[3] “Matt. 13:3–53 interprets the mixed response to the kingdom message and indicates that such a response will continue until judgment day (13:23, 30, 40–43, 49–50).” Turner, 335

[4] Turner, 334; NIVAC, 472

[5] Green, 152

[6] Matthew customarily opts for Kingdom of Heaven instead of Kingdom of God (Evans, 263)

[7] France NICNT, 499; Osborne, 497; Brown, 978

[8] France NICNT, 499

[9] Turner, 335

[10] France NICNT, 499 ; Nolland, 522 ; Turner, 335

[11] Keener IVP, 78

[12] NIVAC, 472

[13] France, NICNT, 499

[14] France NICNT, 503; Morris, 345

[15] France NICNT, 503; Osborne, 498 ; Turner, 337

[16] Turner, 337

[17] Cf. Blomberg, 213 ; Turner, 337

[18] NIVAC, 472

[19] France NICNT, 501; Osborne, 501

[20] Osborne, 505

[21] France NICNT, 501

[22] France NICNT, 501

[23] Nolland, 523; Morris, 335

[24] France NICNT, 501

[25] Osborne, 506; Keener, 375; Blomberg, 213; NIVAC, 472

[26] France NICNT, 501; Osborne, 505; Mounce, 125; Morris, 335

[27] Wilkins, 82

[28] Turner, 337

[29] NIVAC, 472

[30] NIDNTTE, 608; Morris, 333; Turner, 333

[31] NIDNTTE, 608; cf. Green, 152

[32] NIDNTTE, 608; cf. Green, 152

[33] Green, 152

[34] France NICNT, 502; cf. Blomberg, 212; Turner, 337; NIVAC, 473

[35] Osborne, 508; Wilkins, 83; Morris, 333; Turner, 337; NIVAC, 473; cf. Blomberg, 212. “and Jesus will often continue to address his critics with more straightforward language ([Mt 15:3–7; 16:2–4; 19:4–9, 17–22]; and much of chaps. 21–23)(Blomberg, 212)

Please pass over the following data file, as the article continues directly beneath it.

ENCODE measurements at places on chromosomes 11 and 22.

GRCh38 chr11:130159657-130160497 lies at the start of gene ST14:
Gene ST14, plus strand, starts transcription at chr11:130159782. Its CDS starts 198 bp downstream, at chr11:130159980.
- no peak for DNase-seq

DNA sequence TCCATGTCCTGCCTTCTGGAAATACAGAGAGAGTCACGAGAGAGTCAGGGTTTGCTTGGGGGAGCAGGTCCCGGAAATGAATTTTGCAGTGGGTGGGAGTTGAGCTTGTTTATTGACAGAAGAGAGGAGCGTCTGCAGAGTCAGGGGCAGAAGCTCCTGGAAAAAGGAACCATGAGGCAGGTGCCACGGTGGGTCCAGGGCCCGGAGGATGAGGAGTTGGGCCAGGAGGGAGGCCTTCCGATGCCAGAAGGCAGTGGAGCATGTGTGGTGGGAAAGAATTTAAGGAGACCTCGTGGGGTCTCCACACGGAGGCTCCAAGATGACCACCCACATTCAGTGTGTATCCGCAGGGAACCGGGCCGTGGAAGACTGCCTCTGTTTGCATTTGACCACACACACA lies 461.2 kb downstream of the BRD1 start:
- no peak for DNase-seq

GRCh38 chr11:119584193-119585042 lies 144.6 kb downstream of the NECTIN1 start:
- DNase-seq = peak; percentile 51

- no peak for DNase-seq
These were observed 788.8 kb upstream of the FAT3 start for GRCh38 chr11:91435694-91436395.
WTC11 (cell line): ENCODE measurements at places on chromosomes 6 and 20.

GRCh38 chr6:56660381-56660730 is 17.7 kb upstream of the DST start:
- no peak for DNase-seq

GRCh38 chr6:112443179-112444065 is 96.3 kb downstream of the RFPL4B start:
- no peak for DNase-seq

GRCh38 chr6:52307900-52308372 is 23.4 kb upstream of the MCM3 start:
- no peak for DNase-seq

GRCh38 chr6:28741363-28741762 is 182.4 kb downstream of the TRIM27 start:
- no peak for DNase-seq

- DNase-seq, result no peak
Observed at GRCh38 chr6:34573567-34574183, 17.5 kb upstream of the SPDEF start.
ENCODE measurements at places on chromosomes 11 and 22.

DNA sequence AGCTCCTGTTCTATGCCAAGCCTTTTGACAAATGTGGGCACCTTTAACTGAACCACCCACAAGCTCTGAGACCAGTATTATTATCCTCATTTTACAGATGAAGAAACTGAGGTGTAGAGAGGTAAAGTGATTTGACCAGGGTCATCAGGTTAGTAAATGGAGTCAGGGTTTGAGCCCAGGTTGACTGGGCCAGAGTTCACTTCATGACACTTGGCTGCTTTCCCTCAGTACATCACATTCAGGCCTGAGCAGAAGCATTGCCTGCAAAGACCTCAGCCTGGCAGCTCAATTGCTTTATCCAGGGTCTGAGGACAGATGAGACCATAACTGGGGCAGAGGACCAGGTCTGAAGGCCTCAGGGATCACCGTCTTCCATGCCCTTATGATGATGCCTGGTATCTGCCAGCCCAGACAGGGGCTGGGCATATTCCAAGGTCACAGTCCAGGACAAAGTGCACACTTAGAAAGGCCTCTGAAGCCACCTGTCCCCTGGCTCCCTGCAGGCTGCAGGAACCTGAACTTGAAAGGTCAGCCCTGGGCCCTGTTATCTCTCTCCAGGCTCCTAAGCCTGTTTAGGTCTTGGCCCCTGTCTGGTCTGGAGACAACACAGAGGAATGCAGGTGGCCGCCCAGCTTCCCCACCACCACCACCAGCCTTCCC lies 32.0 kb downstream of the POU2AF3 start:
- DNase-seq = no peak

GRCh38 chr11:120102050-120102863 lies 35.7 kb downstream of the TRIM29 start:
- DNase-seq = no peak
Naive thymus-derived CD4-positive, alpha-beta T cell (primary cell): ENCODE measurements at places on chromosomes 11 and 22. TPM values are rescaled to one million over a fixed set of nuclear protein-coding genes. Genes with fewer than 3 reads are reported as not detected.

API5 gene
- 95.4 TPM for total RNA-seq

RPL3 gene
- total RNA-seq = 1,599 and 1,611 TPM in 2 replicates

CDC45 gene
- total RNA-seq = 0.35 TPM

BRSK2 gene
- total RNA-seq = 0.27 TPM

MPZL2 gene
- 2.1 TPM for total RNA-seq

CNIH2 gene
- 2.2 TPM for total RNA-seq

[36] France NICNT, 502; Wilkins, 83 ; Morris, 335

[37] France NICNT, 502

[38] France NICNT, 502

[39] France NICNT, 502

[40] France NICNT, 502 cf. Osborne, 506; Wilkins, 83; Keener, 371; Green, 152; Mounce, 125; Blomberg, 213; NIVAC, 473; cf. 1 Sam 10:12; Num 23:7, 18; Ezek 17:2, 21:5, 24:3; Turner, 337

[41] France NICNT, 502

[42] France NICNT, 502

[43] France NICNT, 502

[44] France NICNT, 502; NIVAC, 496

[45] Green, 152; cf. Mounce, 128; NIVAC, 477; Hagner, 376; Carson, 353

[46] Hagner, 376

[47] Blomberg, 212

[48] T. F. Torrance, “A Study in New Testament Communication,” SJT 3 (1950): 304–5 as quoted by Blomberg, 213 and Green, 154

[49] Keener IVP, 179

[50] France NICNT, 504; Wilkins, 83

[51] France NICNT, 504; Wilkins, 83; NIVAC, 474

[52] Wilkins, 83; NIVAC, 474

[53] UBS, 402; Osborne, 506; Keener IVP, 79

[54] Osborne, 506

[55] France NICNT, 504; Wilkins, 83

[56] Mounce, 125

[57] France NICNT, 504

[58] Osborne, 506; Wilkins, 83; Nolland, 526; Morris, 335; cf. Turner, 338

[59] Morris, 336; NIVAC, 474

[60] France NICNT, 504; Wilkins, 84; Keener IVP, 79

[61] Osborne, 507; Mounce, 125

[62] Turner, 338

[63] Osborne, 507; Nolland, 526; Turner, 338

[64] Osborne, 507; Morris, 337 ; Turner, 338

[65] Turner, 338 ; NIVAC, 474

[66] France NICNT, 504

[67] Osborne, 507

[68] Nolland, 527

[69] Osborne, 507

[70] UBS, 404

[71] Osborne, 507

[72] Keener IVP, 79; Silybum marianum: Keener, 377

[73] Keener, 377

[74] France NICNT, 505; cf. Morris, 337 ; NIVAC, 475

[75] France NICNT, 505 cf. Osborne, 507

[76] France NICNT, 505; Blomberg, 214

[77] Blomberg, 214

[78] France NICNT, 505

[79] Morris, 345

[80] France NICNT, 505

[81] France NICNT, 505 cf. Osborne, 507; Keener, 377